In one of his last interviews he said he filled his days giving public talks, fighting for pensioners' rights, penning a political history and playing classical records. 'I would never think of retiring,' he said, 'I would drop dead first, preferably while I'm speaking.'

In 1982 he started research work with Amber Films, an independent production company based in Newcastle, to make the drama-documentary T. Dan Smith, in which he played himself. The film, which examined the background to the Poulson affair, had a cinema release in 1987, and was broadcast on Channel 4 the following year.

His final public performance was on BBC Radio Newcastle's Sunday morning Talkback show nine days before he died, when it was said that he showed 'his old verve and fire', but not to those of us who can remember the T. Dan Smith from before the fall. Now that old, untainted Smith was really something to listen to.

(Photograph omitted)

Start your day with The Independent, sign up for daily news emails
PROMOTED VIDEO
ebooks
ebooksA year of political gossip, levity and intrigue from the sharpest pen in Westminster
Latest stories from i100
Have you tried new the Independent Digital Edition apps?
Independent Dating
and  

By clicking 'Search' you
are agreeing to our
Terms of Use.

iJobs Job Widget
iJobs People

Recruitment Genius: HR Manager

£25000 - £30000 per annum: Recruitment Genius: They are in need of a HR Manage...

h2 Recruit Ltd: Business Development Manager - HR Consultancy - £65,000 OTE

£35000 - £40000 per annum + £65,000 OTE: h2 Recruit Ltd: London, Birmingham, M...

Day In a Page

Isis in Iraq: Yazidi girls killing themselves to escape rape and imprisonment by militants

'Jilan killed herself in the bathroom. She cut her wrists and hanged herself'

Yazidi girls killing themselves to escape rape and imprisonment
Ed Balls interview: 'If I think about the deficit when I'm playing the piano, it all goes wrong'

Ed Balls interview

'If I think about the deficit when I'm playing the piano, it all goes wrong'
He's behind you, dude!

US stars in UK panto

From David Hasselhoff to Jerry Hall
Grace Dent's Christmas Quiz: What are you – a festive curmudgeon or top of the tree?

Grace Dent's Christmas Quiz

What are you – a festive curmudgeon or top of the tree?
Nasa planning to build cloud cities in airships above Venus

Nasa planning to build cloud cities in airships above Venus

Planet’s surface is inhospitable to humans but 30 miles above it is almost perfect
Surrounded by high-rise flats is a little house filled with Lebanon’s history - clocks, rifles, frogmen’s uniforms and colonial helmets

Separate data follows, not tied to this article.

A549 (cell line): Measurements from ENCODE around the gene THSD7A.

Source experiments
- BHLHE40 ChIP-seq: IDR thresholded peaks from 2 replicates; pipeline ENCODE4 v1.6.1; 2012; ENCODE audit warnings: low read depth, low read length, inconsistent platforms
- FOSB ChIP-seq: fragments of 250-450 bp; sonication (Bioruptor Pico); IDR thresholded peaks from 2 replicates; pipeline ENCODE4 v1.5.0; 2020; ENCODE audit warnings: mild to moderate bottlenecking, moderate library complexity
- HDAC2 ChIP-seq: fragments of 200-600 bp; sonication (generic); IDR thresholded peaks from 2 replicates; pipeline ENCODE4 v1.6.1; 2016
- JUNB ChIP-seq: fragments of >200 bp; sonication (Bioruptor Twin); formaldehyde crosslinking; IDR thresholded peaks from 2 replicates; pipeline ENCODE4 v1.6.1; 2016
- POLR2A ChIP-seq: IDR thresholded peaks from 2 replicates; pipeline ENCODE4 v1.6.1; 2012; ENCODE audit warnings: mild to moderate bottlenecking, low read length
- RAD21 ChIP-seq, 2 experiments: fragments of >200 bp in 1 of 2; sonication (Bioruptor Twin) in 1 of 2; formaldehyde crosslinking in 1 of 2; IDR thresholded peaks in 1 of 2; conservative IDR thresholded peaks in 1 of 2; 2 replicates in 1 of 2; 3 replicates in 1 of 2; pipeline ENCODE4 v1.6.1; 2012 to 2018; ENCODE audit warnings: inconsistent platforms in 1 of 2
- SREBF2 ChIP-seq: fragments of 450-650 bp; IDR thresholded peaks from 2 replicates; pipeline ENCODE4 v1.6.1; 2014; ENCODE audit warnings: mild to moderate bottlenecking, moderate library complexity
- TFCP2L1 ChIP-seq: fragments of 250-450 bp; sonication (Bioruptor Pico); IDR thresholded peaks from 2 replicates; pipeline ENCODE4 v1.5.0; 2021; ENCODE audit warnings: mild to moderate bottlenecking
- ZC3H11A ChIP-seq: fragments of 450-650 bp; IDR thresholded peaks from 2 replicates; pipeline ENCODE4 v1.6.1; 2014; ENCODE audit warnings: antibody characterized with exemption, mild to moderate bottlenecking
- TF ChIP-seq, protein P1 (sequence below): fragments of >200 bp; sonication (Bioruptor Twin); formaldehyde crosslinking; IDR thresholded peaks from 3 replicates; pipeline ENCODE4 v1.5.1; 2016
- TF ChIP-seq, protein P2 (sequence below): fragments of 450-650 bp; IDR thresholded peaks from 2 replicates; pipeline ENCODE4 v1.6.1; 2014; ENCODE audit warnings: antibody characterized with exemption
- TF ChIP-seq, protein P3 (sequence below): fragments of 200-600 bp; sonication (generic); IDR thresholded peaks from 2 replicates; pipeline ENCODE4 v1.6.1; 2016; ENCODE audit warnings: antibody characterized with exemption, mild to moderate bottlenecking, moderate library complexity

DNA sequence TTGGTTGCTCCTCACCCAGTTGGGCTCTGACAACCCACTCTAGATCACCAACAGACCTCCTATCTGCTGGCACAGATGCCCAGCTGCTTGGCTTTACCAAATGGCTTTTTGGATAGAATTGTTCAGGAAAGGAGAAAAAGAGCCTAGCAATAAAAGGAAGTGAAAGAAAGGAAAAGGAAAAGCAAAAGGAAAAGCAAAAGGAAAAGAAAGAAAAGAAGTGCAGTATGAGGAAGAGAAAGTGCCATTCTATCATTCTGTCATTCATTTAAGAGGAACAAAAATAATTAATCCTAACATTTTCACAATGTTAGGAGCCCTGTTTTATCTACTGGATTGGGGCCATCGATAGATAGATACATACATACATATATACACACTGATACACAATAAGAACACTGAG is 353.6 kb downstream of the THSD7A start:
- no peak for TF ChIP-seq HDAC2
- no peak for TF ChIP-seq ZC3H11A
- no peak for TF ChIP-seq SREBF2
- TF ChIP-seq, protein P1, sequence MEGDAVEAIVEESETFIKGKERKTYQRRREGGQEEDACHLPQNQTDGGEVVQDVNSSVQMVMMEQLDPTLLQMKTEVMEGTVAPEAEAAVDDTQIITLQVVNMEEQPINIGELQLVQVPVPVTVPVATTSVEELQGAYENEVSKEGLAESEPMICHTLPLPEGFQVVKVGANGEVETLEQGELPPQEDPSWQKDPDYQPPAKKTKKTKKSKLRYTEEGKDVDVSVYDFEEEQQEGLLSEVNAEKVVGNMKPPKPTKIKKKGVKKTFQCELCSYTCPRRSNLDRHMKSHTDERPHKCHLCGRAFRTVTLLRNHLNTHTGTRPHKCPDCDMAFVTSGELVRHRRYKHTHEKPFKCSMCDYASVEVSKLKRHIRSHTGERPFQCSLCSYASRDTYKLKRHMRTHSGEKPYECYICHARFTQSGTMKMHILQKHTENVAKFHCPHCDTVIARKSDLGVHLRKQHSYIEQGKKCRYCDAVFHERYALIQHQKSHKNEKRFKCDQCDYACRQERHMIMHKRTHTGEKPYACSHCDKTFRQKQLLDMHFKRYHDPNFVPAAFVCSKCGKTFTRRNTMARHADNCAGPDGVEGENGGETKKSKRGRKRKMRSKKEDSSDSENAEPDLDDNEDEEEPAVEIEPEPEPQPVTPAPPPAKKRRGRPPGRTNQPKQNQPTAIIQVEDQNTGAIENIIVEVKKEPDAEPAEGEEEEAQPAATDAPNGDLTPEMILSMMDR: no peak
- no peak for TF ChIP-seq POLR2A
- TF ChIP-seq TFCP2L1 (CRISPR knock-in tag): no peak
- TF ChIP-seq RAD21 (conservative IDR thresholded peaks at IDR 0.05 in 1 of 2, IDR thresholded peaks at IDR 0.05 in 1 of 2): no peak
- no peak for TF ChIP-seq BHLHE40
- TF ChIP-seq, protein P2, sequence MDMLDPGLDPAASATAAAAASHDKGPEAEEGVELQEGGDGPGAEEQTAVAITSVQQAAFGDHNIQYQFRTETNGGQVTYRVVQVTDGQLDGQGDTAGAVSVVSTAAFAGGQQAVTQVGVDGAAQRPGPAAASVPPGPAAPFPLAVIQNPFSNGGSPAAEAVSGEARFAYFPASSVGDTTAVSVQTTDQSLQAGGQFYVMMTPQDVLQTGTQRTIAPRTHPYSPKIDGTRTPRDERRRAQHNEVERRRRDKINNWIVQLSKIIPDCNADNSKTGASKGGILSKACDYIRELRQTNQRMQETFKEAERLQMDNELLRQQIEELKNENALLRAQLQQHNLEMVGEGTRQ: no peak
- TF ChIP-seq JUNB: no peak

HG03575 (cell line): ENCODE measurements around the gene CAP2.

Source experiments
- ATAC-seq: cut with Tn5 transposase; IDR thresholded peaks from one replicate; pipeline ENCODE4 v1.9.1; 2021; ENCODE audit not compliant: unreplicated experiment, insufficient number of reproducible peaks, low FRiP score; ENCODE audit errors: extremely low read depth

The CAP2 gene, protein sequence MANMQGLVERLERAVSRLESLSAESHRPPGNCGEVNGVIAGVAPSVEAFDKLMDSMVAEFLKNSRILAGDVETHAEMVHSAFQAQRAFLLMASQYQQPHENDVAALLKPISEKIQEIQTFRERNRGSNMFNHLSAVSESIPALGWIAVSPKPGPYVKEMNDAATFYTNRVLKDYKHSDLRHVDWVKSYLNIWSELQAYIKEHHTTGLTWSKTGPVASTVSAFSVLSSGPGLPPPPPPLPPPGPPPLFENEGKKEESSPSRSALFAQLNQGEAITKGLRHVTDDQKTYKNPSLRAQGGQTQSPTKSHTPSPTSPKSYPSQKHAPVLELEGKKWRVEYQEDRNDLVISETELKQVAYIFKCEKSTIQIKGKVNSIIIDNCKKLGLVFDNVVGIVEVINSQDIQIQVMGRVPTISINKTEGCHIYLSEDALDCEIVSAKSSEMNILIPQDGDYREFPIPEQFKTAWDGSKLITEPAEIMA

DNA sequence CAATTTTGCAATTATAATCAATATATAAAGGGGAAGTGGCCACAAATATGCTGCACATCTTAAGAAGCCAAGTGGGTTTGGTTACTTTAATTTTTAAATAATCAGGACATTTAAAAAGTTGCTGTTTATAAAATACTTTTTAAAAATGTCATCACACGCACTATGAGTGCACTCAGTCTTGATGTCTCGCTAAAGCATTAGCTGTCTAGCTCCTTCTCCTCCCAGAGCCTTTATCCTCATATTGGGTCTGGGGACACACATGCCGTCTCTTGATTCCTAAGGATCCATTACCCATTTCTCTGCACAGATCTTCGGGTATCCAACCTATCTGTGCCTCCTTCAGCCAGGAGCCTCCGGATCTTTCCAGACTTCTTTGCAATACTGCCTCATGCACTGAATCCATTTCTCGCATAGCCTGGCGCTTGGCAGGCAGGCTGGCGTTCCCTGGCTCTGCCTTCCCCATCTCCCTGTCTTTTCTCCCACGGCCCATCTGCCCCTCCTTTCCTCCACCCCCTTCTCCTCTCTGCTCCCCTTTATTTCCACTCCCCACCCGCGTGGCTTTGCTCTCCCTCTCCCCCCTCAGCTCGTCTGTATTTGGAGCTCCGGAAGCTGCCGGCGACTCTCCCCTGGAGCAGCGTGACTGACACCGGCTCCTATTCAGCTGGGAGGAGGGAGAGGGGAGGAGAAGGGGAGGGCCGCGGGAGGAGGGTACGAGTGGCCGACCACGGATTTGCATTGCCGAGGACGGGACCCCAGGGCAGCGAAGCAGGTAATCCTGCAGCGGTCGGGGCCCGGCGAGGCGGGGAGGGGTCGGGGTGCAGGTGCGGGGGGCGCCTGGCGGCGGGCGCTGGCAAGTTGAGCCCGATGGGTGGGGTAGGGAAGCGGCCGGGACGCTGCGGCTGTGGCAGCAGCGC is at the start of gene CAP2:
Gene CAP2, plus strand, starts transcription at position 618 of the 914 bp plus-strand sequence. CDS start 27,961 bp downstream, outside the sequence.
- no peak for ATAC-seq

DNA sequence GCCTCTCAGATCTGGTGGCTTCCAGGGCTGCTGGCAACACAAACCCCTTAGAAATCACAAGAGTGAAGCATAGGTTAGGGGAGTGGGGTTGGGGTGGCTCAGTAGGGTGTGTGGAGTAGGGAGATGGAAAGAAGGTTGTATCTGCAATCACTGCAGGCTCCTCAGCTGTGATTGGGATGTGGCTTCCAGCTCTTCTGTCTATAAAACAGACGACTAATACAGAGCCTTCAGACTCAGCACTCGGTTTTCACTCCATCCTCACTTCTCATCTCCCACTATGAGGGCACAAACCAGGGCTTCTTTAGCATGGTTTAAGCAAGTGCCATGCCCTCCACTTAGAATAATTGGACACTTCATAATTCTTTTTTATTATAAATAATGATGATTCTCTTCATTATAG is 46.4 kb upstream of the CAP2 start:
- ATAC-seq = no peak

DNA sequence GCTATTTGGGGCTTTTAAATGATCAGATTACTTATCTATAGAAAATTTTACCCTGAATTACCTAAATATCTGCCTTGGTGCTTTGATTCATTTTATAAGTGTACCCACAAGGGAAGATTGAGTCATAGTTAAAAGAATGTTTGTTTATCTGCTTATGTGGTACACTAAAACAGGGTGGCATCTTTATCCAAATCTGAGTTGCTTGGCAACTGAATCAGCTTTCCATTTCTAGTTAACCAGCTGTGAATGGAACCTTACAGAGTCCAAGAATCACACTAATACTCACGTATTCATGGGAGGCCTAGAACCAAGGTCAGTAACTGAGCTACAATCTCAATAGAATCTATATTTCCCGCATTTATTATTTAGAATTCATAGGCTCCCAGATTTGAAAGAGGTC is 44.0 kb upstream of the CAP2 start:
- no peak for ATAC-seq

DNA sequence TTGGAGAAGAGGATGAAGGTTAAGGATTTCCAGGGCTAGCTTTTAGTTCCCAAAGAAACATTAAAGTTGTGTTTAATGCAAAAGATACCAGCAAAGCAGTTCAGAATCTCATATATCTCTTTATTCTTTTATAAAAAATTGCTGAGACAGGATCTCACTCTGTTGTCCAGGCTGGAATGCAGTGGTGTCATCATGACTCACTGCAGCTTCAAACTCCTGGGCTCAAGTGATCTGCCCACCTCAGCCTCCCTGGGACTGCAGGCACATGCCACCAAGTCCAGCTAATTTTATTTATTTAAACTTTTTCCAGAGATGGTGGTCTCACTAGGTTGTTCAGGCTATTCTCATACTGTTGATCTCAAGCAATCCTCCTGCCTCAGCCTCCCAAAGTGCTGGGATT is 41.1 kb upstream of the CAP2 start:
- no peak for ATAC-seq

Clocks, rifles, swords, frogmen’s uniforms

Surrounded by high-rise flats is a little house filled with Lebanon’s history
Return to Gaza: Four months on, the wounds left by Israel's bombardment have not yet healed

Four months after the bombardment, Gaza’s wounds are yet to heal

Kim Sengupta is reunited with a man whose plight mirrors the suffering of the Palestinian people
Gastric surgery: Is it really the answer to the UK's obesity epidemic?

Is gastric surgery really the answer to the UK's obesity epidemic?

Critics argue that it’s crazy to operate on healthy people just to stop them eating
Homeless Veterans appeal: Christmas charity auction Part 2 - now LIVE

Homeless Veterans appeal: Christmas charity auction

Bid on original art, or trips of a lifetime to Africa or the 'Corrie' set, and help Homeless Veterans
Pantomime rings the changes to welcome autistic theatre-goers

Autism-friendly theatre

Pantomime leads the pack in quest to welcome all
The week Hollywood got scared and had to grow up a bit

The week Hollywood got scared and had to grow up a bit

Sony suffered a chorus of disapproval after it withdrew 'The Interview', but it's not too late for it to take a stand, says Joan Smith
From Widow Twankey to Mother Goose, how do the men who play panto dames get themselves ready for the performance of a lifetime?

Panto dames: before and after

From Widow Twankey to Mother Goose, how do the men who play panto dames get themselves ready for the performance of a lifetime?
Thirties murder mystery novel is surprise runaway Christmas hit

Thirties murder mystery novel is surprise runaway Christmas hit

Booksellers say readers are turning away from dark modern thrillers and back to the golden age of crime writing
Anne-Marie Huby: 'Charities deserve the best,' says founder of JustGiving

Anne-Marie Huby: 'Charities deserve the best'

Ten million of us have used the JustGiving website to donate to good causes. Its co-founder says that being dynamic is as important as being kind
The botanist who hunts for giant trees at Kew Gardens

The man who hunts giants

A Kew Gardens botanist has found 25 new large tree species - and he's sure there are more out there